A Six Year Old Boy Expatriated to Nazi Germany

The Texas Story Project.

Adolf “Wes” Wesselhoeft was a normal American boy living in Chicago, until life changed dramatically one day. Wes was placed on an armed train to Crystal City, Texas, an internment camp that held Japanese, Italian, and German Americans during World War II.

Wes remembers his time at Crystal City as civil; however, he could never understand why he was forced to learn German, despite being a native born American citizen. Located in the middle of the South Texas desert, Crystal City was home to a variety of species that made for quite an interesting experience for a young former Chicago resident. Wes recalls a puma hopping the fence and causing a stir among detainees.

After spending nearly one year in Crystal City, Wes was sent with 633 other prisoners, 139 of whom were children ages six or younger, to Germany, an active war zone at the time. He and other expatriates and repatriates were exchanged for Americans in Germany, including 30 American war- wounded, businessmen, and diplomats including Douglas MacArthur’s nephew. He remembers being bombed in his village outside of Hamburg by the British during the night and the Americans during the day.

Because of the ordeals of internment and expatriation, this young boy was forced to repeat first grade for three consecutive years. Wes Wesselhoeft spent fifteen years in Germany before he was finally permitted to return home. He had to earn the ship fare on his own in order to come back to the United States. After arriving in New York City, Wes immediately walked to Times Square to join the U.S. Air Force, where he served his country for 27 years, retiring at the rank of Lieutenant Colonel. His service during the Vietnam War exposed him to Agent Orange, which has left him legally blind. Mr. Weselhoeft never gave up on his country, and he represents a true American. He calls for official recognition of German American internment during World War II.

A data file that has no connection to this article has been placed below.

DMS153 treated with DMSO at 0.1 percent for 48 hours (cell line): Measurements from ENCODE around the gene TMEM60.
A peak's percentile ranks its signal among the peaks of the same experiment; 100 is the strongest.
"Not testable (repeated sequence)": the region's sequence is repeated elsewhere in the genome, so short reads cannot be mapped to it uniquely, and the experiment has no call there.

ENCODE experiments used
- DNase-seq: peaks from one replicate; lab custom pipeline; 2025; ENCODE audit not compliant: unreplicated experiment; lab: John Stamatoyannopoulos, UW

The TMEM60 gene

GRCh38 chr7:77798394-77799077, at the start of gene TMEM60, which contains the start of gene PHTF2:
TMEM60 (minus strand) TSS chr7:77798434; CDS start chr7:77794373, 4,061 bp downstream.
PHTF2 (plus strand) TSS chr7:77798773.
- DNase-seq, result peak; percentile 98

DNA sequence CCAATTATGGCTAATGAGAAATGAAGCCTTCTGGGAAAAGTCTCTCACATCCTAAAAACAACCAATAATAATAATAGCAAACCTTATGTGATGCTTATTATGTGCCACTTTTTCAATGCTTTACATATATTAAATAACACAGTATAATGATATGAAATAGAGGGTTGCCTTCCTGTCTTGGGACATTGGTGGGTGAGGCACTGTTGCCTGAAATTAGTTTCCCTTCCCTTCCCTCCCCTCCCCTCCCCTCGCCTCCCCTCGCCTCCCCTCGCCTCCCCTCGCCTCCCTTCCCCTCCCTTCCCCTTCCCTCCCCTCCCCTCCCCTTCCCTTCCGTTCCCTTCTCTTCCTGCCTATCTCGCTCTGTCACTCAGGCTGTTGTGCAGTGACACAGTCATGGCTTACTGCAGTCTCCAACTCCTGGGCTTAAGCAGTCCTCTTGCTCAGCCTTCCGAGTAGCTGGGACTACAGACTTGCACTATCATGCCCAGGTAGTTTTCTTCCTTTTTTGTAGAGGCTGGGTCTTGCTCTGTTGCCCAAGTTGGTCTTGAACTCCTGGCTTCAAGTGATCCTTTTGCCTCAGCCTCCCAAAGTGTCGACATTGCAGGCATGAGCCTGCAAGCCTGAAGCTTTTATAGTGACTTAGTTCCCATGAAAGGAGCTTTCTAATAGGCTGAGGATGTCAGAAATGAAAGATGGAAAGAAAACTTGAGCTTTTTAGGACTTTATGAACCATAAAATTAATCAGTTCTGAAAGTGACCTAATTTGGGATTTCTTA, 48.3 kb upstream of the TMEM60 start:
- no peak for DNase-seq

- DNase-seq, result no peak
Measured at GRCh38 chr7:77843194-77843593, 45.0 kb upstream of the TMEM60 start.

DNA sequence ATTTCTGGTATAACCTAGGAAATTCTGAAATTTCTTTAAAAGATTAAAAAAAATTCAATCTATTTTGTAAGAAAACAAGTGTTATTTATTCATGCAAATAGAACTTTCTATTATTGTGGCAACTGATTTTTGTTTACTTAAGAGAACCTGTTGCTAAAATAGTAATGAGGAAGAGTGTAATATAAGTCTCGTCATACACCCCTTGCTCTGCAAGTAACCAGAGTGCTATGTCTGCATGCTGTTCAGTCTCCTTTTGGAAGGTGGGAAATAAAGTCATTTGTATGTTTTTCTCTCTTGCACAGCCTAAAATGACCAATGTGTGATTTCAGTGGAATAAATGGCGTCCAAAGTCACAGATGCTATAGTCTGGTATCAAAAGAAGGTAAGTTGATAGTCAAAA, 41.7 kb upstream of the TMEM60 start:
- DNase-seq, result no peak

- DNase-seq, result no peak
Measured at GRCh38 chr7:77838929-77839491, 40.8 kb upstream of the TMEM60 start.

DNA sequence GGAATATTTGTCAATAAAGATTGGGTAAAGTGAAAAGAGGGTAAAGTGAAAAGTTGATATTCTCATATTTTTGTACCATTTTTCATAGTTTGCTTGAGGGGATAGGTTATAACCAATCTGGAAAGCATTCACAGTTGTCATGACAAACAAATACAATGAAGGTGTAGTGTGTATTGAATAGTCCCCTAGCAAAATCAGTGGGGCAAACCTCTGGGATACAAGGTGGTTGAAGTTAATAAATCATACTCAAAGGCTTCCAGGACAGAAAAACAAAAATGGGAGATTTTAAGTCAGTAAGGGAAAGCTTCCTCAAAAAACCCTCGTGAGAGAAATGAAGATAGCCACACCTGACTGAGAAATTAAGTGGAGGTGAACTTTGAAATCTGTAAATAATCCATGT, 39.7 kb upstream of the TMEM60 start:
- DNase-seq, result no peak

Nicole Johnson is a freshman studying History at St. Mary's University in San Antonio, Texas. German American Internment has been an interest of hers since 8th grade, and when she heard of the Texas Story Project, she knew that this would be the perfect opportunity to partner with Mr. Wesselhoeft in order to gain public and federal recognition for the violation of civil liberties suffered by German Americans during World War II.

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